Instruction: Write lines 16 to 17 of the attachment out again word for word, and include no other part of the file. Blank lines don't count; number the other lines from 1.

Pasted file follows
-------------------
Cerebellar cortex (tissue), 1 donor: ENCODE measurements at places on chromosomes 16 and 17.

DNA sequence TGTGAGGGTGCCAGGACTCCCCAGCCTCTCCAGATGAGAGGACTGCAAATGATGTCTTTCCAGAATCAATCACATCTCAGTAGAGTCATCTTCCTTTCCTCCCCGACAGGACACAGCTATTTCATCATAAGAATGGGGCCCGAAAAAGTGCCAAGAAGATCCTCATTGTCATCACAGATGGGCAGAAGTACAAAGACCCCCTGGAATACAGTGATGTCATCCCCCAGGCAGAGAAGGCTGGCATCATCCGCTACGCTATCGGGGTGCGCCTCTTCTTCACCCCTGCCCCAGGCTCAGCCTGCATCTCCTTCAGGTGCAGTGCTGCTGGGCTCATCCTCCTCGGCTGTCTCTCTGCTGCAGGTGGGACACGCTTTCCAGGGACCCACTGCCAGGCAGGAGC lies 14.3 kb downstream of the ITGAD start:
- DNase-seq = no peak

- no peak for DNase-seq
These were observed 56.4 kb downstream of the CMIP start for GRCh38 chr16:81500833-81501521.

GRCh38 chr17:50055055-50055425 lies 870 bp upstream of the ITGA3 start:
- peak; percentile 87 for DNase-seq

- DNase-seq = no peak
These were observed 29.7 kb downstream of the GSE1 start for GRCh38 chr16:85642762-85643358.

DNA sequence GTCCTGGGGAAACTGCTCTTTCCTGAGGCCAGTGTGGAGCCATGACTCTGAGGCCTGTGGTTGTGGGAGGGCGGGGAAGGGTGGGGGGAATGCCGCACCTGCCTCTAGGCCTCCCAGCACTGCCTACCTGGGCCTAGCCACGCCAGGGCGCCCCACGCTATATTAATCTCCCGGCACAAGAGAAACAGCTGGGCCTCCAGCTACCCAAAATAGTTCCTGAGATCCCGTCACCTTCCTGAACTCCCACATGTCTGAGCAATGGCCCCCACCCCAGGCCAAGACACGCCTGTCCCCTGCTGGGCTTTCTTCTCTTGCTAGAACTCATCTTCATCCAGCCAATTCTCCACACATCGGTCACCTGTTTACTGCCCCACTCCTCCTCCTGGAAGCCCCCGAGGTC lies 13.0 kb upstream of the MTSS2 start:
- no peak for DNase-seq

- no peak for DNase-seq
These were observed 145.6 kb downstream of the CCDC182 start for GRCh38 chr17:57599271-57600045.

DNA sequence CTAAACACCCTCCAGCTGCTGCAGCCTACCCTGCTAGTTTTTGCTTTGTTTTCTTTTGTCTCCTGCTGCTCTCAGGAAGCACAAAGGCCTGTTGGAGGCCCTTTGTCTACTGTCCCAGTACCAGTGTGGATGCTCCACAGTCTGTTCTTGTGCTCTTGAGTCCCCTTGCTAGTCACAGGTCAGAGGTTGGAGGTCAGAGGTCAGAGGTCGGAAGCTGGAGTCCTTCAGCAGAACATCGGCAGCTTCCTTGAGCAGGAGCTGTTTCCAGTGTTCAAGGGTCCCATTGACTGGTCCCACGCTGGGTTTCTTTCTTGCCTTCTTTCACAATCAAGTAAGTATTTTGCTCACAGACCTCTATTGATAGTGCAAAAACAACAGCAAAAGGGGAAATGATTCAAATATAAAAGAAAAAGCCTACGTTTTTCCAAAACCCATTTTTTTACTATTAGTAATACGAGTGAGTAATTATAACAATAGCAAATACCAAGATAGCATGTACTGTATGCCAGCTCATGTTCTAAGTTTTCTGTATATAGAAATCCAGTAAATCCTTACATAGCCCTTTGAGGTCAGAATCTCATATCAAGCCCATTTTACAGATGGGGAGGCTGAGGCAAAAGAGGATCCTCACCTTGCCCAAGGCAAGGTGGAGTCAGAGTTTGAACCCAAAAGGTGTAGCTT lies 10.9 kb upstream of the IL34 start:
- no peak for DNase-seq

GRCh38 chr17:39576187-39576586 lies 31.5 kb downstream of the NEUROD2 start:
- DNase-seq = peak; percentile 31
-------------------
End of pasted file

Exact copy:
GRCh38 chr17:39576187-39576586 lies 31.5 kb downstream of the NEUROD2 start:
- DNase-seq = peak; percentile 31